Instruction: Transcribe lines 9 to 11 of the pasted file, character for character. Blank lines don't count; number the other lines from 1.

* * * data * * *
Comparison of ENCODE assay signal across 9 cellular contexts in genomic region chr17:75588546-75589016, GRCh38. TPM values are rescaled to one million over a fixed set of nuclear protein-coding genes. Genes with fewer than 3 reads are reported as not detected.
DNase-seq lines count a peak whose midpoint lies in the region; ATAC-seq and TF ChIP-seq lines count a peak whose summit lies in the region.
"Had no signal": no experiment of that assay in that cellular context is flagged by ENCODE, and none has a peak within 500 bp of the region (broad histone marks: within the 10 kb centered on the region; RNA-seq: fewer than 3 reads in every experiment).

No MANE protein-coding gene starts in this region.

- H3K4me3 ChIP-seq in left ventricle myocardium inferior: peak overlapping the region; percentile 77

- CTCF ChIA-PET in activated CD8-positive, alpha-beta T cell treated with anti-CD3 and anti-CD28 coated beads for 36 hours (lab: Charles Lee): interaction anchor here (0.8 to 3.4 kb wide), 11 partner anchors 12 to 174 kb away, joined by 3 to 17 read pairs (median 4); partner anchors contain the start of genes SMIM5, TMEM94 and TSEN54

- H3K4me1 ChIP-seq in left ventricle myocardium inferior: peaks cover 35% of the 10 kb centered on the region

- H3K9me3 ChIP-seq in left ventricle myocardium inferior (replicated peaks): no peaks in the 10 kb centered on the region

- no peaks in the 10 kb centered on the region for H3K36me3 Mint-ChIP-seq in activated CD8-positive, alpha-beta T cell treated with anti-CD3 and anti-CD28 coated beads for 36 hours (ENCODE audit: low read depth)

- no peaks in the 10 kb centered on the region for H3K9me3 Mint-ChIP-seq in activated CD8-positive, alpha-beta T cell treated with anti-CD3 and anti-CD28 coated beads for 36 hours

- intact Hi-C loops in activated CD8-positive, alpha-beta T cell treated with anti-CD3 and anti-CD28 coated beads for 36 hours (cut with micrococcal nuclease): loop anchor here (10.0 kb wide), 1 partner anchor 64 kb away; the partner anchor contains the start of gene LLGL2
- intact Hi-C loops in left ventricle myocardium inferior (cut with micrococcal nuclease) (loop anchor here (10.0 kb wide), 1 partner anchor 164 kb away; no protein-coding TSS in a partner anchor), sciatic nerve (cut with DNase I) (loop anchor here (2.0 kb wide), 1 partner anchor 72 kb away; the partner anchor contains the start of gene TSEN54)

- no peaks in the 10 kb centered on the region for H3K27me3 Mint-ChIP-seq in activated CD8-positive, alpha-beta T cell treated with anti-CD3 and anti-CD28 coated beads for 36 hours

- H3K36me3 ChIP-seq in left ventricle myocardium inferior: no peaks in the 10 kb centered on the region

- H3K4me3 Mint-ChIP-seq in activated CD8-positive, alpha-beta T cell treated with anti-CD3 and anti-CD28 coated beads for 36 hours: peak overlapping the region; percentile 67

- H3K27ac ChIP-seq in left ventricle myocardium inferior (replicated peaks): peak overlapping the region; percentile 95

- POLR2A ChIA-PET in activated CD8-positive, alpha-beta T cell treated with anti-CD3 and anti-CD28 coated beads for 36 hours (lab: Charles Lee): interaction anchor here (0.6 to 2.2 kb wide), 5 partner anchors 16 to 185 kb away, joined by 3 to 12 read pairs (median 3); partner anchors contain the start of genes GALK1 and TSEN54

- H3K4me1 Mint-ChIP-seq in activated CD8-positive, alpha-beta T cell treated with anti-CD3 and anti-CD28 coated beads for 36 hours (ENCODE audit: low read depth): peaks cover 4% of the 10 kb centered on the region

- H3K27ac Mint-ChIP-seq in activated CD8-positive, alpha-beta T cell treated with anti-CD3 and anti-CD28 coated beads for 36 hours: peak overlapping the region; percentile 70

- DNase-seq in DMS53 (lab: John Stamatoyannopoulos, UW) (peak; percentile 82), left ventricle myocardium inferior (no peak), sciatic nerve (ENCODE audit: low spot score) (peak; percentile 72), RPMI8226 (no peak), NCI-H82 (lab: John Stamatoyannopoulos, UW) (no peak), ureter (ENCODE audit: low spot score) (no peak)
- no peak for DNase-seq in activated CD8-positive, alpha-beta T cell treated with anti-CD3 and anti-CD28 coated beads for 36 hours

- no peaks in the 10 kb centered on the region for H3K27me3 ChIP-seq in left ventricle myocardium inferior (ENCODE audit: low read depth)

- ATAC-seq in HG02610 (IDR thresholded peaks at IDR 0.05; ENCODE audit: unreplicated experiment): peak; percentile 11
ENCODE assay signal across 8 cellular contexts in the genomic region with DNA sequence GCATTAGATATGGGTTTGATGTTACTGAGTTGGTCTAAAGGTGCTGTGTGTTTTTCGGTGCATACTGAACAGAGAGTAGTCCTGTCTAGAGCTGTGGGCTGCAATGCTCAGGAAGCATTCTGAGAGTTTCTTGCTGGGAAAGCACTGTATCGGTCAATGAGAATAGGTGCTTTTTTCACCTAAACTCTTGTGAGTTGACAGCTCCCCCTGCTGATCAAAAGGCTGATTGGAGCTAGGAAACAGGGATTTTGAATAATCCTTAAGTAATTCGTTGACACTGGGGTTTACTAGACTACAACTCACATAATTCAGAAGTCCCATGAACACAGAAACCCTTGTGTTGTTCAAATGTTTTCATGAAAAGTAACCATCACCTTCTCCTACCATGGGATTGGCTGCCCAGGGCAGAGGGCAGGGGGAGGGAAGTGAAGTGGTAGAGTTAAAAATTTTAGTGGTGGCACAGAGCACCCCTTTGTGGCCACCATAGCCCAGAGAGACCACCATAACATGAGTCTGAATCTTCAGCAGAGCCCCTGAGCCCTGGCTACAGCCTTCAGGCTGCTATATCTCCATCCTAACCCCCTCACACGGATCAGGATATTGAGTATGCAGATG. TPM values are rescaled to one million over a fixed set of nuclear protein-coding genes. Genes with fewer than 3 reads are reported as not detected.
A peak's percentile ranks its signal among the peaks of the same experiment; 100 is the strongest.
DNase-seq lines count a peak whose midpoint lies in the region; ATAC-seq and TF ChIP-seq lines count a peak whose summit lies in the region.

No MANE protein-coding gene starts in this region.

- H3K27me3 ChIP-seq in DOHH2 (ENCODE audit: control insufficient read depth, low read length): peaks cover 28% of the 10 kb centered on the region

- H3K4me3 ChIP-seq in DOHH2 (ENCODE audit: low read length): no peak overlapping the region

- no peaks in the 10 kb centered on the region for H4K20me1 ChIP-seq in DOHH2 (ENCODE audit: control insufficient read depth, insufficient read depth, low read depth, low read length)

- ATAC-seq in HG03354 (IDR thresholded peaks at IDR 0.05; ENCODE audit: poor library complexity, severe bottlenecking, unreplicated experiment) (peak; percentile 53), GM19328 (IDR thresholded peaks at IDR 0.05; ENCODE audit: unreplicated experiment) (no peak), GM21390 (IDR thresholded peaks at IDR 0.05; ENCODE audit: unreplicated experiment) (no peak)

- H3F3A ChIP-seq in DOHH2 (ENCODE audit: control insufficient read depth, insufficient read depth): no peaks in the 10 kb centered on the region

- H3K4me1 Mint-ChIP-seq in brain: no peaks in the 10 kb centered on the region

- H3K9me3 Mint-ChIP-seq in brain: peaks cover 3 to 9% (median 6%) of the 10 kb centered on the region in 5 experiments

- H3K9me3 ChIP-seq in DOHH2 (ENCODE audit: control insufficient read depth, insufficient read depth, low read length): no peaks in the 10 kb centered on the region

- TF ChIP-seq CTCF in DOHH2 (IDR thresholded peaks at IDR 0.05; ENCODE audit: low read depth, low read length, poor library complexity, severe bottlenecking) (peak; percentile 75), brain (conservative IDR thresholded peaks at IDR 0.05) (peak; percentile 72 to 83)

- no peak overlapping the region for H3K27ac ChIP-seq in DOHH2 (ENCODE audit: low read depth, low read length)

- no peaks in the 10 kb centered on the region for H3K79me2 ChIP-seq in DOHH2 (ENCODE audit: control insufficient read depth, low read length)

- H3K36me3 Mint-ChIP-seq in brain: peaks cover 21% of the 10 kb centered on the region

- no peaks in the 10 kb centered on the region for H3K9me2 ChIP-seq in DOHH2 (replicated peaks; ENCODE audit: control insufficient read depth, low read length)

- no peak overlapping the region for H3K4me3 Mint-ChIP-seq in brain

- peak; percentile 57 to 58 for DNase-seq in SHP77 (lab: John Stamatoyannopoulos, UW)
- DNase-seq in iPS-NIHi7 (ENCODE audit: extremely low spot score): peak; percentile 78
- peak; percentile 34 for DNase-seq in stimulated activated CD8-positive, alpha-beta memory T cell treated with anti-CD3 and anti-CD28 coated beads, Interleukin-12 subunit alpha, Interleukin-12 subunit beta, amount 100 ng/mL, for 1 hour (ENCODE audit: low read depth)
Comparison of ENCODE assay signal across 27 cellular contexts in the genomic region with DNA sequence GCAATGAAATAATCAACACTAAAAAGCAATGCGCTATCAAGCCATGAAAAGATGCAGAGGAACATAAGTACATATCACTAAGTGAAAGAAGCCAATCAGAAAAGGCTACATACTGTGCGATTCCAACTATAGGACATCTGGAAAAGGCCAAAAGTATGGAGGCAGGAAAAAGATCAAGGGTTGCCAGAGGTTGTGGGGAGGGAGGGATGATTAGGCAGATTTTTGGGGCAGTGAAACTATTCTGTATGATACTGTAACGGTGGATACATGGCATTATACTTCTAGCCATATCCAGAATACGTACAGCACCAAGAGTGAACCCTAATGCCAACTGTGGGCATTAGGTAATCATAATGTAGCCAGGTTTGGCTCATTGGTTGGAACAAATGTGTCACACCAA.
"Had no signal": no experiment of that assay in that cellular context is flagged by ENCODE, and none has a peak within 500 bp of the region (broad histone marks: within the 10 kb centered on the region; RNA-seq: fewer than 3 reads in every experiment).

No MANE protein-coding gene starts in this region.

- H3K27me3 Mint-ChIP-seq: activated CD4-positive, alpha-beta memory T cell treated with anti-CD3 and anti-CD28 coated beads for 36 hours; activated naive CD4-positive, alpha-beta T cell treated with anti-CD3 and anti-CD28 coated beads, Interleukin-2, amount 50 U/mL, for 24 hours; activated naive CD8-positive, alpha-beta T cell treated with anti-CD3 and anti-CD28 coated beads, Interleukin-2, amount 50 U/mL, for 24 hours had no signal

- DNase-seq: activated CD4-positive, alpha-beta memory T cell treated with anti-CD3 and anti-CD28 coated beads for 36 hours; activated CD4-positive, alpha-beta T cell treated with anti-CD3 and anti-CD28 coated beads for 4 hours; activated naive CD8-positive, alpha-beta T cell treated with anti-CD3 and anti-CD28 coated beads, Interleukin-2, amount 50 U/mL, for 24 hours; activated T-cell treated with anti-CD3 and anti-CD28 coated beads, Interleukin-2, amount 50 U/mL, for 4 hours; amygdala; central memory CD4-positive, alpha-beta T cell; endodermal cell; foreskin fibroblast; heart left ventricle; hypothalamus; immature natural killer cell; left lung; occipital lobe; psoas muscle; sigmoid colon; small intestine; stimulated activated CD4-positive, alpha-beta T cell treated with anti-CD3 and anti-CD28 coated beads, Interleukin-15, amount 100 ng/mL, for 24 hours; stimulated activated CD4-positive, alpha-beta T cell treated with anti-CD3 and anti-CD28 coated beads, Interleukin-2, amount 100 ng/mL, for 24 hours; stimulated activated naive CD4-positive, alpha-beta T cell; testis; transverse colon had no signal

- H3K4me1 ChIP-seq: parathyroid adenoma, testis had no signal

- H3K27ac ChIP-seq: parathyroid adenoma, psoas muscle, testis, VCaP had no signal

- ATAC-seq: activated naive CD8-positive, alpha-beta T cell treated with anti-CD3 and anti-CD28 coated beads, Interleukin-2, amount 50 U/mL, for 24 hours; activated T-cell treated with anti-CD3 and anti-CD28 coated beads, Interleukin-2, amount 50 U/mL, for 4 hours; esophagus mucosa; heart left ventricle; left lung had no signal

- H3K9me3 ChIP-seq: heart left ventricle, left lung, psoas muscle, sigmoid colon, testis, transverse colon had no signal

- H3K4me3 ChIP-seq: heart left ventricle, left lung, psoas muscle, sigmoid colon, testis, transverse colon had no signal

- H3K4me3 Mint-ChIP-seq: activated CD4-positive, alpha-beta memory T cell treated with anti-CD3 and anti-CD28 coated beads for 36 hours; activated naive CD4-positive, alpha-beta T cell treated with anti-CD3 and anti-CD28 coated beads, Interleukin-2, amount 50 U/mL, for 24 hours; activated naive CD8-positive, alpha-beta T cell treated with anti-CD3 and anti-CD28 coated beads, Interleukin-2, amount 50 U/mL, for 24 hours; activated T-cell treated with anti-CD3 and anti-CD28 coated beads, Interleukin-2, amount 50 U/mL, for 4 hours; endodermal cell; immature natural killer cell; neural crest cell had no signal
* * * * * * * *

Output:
- no peaks in the 10 kb centered on the region for H3K36me3 Mint-ChIP-seq in activated CD8-positive, alpha-beta T cell treated with anti-CD3 and anti-CD28 coated beads for 36 hours (ENCODE audit: low read depth)

- no peaks in the 10 kb centered on the region for H3K9me3 Mint-ChIP-seq in activated CD8-positive, alpha-beta T cell treated with anti-CD3 and anti-CD28 coated beads for 36 hours

- intact Hi-C loops in activated CD8-positive, alpha-beta T cell treated with anti-CD3 and anti-CD28 coated beads for 36 hours (cut with micrococcal nuclease): loop anchor here (10.0 kb wide), 1 partner anchor 64 kb away; the partner anchor contains the start of gene LLGL2